How to get a Linux Root Filesystem

With growing single board computers aka hackerboards there is a never before demand for creating a working Linux OS.  A complete Linux OS consists of  Linux kernel and a Root filesystem. The Linux kernel is available from which is called vanilla kernel, apart from that the hardware manufacturer release their own kernel. The next part is the root filesystem. The kernel boots and finds root partition and mounts it then it execute init process. This init process is the parent process and depending on the rootfs/distribution/os whatever we call it, takes its shape. There are plenty of ways to build this root filesystem and I will list them below.

Readymade  rootfs:

This solution is quick and easy solution. All you have to do is just download the rootfs image from the respective website and install on your sd card or flash as per boards instruction.

Debian rootfs –

Ubuntu and Debian –

Alpine Linux –

Arch Linux –

Diet Debian –

Rootfs Builder:

In general a Rootfs builder is a software that  downloads either the source and compile locally or the binary and extract to the image. There are many types of rootfs builder


Buildroot is a set of Makefiles and patches that simplifies and automates the process of building a complete and bootable Linux environment for an embedded system, while using cross-compilation to allow building for multiple target platforms on a single Linux-based development system.



OpenEmbedded is a software framework used for creating Linux distributions aimed for, but not restricted to, embedded devices. The build system is based on BitBake recipes,[2] which behave like Gentoo Linux ebuilds.



The Yocto Project is a Linux Foundation workgroup whose goal is to produce tools and processes that will enable the creation of Linux distributions for embedded software that are independent of the underlying architecture of the embedded software itself. The project was announced by the Linux Foundation in 2010.The project aligned itself with OpenEmbedded, an existing framework with similar goals, with the result being The OpenEmbedded-Core Project.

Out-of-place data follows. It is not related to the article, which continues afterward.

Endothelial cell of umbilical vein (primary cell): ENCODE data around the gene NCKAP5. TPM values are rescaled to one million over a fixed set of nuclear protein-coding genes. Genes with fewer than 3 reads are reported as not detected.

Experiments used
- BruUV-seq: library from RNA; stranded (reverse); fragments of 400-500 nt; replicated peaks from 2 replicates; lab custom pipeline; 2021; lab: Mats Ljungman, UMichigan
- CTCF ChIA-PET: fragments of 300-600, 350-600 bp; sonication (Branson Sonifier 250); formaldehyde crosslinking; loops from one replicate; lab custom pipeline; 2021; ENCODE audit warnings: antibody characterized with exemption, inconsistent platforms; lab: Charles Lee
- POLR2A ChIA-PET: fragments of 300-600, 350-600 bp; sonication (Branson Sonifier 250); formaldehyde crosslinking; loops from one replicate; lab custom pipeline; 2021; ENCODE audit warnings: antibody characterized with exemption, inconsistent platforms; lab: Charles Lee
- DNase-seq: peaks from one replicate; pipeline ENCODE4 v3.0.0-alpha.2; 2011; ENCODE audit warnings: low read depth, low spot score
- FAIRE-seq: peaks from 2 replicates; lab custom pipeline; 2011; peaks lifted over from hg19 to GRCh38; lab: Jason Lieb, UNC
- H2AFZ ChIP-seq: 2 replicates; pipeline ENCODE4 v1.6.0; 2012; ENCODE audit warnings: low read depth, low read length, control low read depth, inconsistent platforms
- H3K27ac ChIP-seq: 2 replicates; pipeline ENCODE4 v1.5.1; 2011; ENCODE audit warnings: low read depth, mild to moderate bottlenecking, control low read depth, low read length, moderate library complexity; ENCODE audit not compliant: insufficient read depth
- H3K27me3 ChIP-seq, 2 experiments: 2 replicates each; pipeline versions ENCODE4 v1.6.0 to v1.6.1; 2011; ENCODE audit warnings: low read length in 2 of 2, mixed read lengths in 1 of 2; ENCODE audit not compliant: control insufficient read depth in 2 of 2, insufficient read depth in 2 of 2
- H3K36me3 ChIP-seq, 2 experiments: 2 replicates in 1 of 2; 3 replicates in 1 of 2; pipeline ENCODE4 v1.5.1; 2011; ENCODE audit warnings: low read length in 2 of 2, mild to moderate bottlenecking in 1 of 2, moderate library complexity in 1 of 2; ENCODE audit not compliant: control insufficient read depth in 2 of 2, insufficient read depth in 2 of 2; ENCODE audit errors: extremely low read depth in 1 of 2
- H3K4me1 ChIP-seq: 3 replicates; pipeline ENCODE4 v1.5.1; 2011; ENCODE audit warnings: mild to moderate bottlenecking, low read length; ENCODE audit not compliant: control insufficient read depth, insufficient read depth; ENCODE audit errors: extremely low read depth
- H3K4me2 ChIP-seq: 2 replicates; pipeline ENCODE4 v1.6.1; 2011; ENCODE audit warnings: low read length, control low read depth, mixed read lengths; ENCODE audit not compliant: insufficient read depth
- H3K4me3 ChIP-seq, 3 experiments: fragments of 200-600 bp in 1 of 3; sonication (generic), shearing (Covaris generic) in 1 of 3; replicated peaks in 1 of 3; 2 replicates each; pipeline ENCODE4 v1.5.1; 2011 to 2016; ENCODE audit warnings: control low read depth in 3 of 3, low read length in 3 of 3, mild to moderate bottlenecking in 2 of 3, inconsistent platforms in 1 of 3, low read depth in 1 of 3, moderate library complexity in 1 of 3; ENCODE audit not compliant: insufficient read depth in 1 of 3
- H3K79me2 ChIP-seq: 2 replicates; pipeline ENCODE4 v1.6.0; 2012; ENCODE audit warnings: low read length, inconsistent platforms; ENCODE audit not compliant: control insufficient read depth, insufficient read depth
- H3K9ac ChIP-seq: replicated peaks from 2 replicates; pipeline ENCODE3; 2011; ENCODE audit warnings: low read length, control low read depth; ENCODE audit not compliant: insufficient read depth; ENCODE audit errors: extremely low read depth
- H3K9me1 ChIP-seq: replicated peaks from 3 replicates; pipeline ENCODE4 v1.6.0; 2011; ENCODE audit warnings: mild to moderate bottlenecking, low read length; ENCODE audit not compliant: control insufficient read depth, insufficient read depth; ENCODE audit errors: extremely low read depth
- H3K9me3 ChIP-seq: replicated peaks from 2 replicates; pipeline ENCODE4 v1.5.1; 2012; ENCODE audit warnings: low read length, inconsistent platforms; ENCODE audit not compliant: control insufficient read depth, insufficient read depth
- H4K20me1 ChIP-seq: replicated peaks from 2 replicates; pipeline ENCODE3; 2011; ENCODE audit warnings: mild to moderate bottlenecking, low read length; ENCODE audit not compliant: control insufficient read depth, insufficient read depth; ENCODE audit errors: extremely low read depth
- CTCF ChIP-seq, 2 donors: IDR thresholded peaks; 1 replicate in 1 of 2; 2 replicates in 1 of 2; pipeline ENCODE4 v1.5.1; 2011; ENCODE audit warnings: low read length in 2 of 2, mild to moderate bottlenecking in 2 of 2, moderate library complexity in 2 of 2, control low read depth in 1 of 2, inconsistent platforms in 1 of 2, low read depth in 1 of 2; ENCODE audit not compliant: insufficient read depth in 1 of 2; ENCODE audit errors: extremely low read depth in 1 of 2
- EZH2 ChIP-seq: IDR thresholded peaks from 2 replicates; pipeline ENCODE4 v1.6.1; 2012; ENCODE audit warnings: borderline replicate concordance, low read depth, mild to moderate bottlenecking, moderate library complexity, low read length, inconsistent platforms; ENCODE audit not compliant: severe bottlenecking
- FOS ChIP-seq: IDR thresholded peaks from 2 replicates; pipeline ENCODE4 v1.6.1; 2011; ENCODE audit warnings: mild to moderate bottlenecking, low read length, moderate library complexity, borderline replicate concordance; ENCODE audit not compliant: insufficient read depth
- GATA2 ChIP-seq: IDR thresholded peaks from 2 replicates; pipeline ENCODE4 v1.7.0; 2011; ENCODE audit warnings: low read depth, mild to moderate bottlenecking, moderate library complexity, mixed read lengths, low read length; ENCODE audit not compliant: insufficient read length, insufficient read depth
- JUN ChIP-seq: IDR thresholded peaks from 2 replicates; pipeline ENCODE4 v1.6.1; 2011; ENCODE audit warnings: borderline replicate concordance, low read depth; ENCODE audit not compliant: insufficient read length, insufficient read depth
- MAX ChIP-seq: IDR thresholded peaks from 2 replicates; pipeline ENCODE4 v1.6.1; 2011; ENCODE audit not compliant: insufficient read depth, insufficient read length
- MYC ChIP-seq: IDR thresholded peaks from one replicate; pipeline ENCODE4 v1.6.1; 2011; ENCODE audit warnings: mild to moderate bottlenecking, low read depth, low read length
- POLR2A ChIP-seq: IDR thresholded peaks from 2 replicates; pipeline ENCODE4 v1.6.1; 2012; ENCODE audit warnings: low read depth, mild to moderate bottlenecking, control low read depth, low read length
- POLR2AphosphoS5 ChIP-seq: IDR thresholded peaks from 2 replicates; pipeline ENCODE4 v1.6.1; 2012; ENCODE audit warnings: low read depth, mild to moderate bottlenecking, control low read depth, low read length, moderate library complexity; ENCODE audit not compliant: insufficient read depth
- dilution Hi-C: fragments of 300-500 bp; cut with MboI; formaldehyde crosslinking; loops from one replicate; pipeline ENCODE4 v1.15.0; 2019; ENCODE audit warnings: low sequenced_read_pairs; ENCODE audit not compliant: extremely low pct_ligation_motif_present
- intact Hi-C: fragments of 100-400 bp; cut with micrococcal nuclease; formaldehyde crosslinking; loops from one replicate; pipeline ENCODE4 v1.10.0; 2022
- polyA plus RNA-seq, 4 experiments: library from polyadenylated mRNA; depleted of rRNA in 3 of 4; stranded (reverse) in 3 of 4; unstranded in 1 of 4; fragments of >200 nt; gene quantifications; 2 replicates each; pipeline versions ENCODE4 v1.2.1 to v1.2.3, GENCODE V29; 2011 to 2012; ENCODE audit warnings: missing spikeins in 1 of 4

The Embedded Linux Build Environment (elbe) is a system to generate Debian  root-filesystems for embedded devices.


The Embedded Linux Development Kit (ELDK) includes the GNU cross development tools, such as the compilers, binutils, gdb, etc., and a number of pre-built target tools and libraries necessary to provide some functionality on the target system.


OpenWrt is an embedded operating system based on Linux, primarily used on embedded devices to route network traffic. The main components are Linux, util-linux, uClibc or musl, and BusyBox. All components have been optimized for size, to be small enough for fitting into the limited storage and memory available in home routers.



The Linux Embedded Development Environment (LEDE) project is founded as a fork of the OpenWrt project and shares many of the same goals.


This is just a collection and there can be many more in the list, if you find this interesting or if you know any software which I missed or any feedback or comment then feel free to comment below.

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